Documentation for XStyleSettings supporting Getters?

The following method works just fine to get a FontDescriptor for a Writer document’s ApplicationFont. However, I can find no documentation that supports getting the ApplicationFont using a getter, i.e. by calling xStyleSettings.getApplicationFont(). The XStyleSettings Interface Reference says nothing about such a method. The only indication that this is legit, aside from it working, is that the Eclipse IDE automatically displays a popup menu when typing the period following xStyleSettings that includes it as an option for selection in a long list of getters and setters.

protected FontDescriptor getAppFontDescriptor (XModel xDoc) {
    XStyleSettingsSupplier xStyleSettingsSupplier = UnoRuntime.queryInterface(XStyleSettingsSupplier.class, xDoc.getCurrentController().getFrame().getContainerWindow());
    XStyleSettings xStyleSettings = xStyleSettingsSupplier.getStyleSettings();
    return xStyleSettings.getApplicationFont();

This method is something I added three years ago to an extension I’ve recently started working on again. Unfortunately, I can’t remember where I got the method, whether I adapted it from some other code or blundered my way into getting it working on my own with the help of Eclipse. Since I’d like to avoid relying on an undocumented API feature, I’m forced to ask… Can anyone point me to some documentation to support the use of getters with XStyleSettings?

OMG! I think I found documentation!

A search of (openoffice libreoffice) interface attribute getter setter on DDG turned up an item stating that each attribute of an UNO objects “is actually a pair of a getter method and a setter method (if the attribute is writable) or a getter method (if the attribute is read-only).” The page including the noted item cited the OOo Developer’s Guide as a reference.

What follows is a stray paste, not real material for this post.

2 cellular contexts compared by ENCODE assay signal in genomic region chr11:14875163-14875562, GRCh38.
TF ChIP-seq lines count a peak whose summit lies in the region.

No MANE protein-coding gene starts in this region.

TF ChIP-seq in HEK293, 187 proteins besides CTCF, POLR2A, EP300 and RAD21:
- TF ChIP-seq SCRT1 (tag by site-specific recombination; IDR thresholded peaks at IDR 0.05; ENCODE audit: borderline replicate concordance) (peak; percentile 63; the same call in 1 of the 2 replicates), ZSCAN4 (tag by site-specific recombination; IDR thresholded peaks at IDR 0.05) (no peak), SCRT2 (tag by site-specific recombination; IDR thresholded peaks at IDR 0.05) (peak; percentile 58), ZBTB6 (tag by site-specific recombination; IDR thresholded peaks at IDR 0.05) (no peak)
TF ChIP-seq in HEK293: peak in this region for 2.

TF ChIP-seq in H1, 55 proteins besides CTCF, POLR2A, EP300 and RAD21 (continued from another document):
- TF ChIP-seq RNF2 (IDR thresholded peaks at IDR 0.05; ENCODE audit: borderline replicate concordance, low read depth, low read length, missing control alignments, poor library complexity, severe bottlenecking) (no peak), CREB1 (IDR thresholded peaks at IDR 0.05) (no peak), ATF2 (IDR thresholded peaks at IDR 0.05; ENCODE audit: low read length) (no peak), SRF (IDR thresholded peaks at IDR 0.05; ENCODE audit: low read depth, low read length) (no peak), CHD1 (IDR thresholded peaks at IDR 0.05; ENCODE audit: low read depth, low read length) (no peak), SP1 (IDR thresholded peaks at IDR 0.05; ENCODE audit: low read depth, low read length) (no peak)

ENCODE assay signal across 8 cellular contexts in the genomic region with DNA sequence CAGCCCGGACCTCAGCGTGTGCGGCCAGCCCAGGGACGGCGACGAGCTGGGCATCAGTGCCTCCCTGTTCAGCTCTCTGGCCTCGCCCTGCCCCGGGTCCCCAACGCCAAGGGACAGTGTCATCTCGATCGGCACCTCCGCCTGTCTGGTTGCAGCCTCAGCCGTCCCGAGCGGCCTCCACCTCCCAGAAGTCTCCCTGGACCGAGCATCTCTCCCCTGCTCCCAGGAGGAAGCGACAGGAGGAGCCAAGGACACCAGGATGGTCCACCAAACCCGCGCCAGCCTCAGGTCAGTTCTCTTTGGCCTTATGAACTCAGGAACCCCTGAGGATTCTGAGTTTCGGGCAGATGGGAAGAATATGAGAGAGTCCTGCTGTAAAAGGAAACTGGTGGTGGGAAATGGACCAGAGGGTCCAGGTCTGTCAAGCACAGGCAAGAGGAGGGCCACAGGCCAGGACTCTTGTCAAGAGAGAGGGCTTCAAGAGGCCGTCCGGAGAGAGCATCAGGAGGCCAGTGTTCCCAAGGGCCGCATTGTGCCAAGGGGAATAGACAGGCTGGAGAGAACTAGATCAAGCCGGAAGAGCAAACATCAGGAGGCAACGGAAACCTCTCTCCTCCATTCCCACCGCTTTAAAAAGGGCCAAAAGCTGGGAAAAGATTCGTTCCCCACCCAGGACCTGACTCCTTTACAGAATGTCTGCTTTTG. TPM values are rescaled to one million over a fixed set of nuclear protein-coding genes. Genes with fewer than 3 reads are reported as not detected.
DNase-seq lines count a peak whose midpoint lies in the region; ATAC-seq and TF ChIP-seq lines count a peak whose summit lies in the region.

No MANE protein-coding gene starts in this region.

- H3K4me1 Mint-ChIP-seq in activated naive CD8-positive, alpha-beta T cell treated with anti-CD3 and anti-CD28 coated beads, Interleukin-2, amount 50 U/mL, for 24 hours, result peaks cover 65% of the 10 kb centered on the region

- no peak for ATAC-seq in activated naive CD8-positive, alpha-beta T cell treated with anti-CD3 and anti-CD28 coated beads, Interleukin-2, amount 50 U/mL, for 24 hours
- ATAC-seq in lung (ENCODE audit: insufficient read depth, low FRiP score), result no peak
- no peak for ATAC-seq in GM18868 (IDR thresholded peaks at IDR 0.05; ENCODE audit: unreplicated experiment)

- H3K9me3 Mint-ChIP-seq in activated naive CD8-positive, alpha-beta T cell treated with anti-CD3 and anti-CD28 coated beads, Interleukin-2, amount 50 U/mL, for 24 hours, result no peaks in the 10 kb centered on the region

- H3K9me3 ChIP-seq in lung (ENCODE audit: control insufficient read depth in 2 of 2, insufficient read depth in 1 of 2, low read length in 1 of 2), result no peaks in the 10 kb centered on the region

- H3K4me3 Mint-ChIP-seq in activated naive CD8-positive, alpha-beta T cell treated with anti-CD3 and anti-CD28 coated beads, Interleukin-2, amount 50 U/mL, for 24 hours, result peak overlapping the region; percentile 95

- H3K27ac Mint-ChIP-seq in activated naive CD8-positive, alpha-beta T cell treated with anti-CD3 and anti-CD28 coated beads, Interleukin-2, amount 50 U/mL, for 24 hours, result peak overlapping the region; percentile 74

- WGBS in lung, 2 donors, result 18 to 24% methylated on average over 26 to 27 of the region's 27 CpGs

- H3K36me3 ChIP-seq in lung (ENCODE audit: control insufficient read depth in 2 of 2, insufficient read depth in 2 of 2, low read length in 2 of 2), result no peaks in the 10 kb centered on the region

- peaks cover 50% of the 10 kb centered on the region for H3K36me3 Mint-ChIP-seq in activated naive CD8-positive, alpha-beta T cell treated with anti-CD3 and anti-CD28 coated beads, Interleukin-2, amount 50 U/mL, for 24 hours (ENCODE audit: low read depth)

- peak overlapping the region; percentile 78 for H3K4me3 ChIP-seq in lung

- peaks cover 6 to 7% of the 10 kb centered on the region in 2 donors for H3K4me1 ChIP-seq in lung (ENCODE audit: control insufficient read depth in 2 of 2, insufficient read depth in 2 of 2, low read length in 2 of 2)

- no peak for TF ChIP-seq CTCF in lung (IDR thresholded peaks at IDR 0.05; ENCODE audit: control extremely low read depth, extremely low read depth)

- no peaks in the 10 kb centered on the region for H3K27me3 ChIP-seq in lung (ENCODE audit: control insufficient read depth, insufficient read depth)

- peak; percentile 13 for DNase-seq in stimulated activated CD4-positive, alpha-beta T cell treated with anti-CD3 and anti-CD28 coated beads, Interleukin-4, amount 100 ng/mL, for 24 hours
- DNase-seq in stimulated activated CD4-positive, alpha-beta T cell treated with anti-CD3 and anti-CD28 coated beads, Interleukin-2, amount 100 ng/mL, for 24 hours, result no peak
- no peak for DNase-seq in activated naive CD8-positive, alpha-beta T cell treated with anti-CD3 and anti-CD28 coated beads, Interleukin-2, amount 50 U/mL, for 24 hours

Throughly reviewing attributes in the PDF version of the Developer’s Guide finds the following line on page 308 referring to UNOIDL interface specification: “During code generation in Java and C++, the attribute declaration leads to pairs of get and set methods.”

Soooo, by definition getters and setters are automagically generated for all attributes, and since ApplicationFont is an attribute provided by XStyleSettings, ApplicationFont must have a getter and a setter. Doesn’t exactly clear up the mystery of how I found it in the first place; but as long as it’s documented, I’m happy. :slight_smile:

There’s an important cavaet to this, though. The LibreOffice API documentation refers to attributes ambiguously. So, to find out what’s really an attribute and what’s in fact a property (which, if I’m understanding correctly, require methods from an interface such as XPropertySet to access), it’s necessary to check the associated .idl file.

For example, documentation for the XStyleSettings interface and the Character Properties Service both claim to provide “Public Attributes”. Examining the .idl files finds that they’re not the same. XStyleSettings.idl indicates that they are really attributes. But CharacterProperties.idl shows that the “Public Attributes” are really properties, not attributes.

I have a feeling I’ll be examining more .idl files in the future.

The ApplicationFont attribute is shown at LibreOffice: XStyleSettings Interface Reference.

Not sure how specifically the get/set methods are implemented, but often when there’s an attribute in the UNO API, there are corresponding get/set methods, which seems to be the case here. There is an implementation for methods of that name in stylesettings.cxx in the source code, so maybe that is where it comes from.